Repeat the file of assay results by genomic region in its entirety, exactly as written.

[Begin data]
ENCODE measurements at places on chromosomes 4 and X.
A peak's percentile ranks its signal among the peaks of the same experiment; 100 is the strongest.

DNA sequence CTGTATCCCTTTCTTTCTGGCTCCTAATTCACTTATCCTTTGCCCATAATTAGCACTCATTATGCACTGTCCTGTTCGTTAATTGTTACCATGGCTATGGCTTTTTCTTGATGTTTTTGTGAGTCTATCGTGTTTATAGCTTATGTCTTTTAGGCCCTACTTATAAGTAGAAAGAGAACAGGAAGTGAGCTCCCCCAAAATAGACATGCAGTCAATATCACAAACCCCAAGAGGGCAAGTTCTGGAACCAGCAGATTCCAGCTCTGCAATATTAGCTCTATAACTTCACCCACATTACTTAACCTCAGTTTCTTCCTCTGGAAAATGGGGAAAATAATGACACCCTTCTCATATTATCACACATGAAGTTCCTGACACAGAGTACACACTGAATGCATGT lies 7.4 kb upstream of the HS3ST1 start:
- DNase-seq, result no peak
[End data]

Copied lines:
ENCODE measurements at places on chromosomes 4 and X.
A peak's percentile ranks its signal among the peaks of the same experiment; 100 is the strongest.

DNA sequence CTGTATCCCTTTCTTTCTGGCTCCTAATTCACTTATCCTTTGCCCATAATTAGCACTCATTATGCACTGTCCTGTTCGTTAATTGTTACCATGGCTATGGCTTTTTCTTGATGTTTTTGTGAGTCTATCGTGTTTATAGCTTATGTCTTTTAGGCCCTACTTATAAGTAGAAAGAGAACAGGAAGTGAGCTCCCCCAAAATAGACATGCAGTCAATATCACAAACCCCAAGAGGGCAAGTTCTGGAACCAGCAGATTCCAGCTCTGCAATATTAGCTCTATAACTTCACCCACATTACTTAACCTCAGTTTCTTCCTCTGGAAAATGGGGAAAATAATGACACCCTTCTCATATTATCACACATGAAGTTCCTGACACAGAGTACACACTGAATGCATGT lies 7.4 kb upstream of the HS3ST1 start:
- DNase-seq, result no peak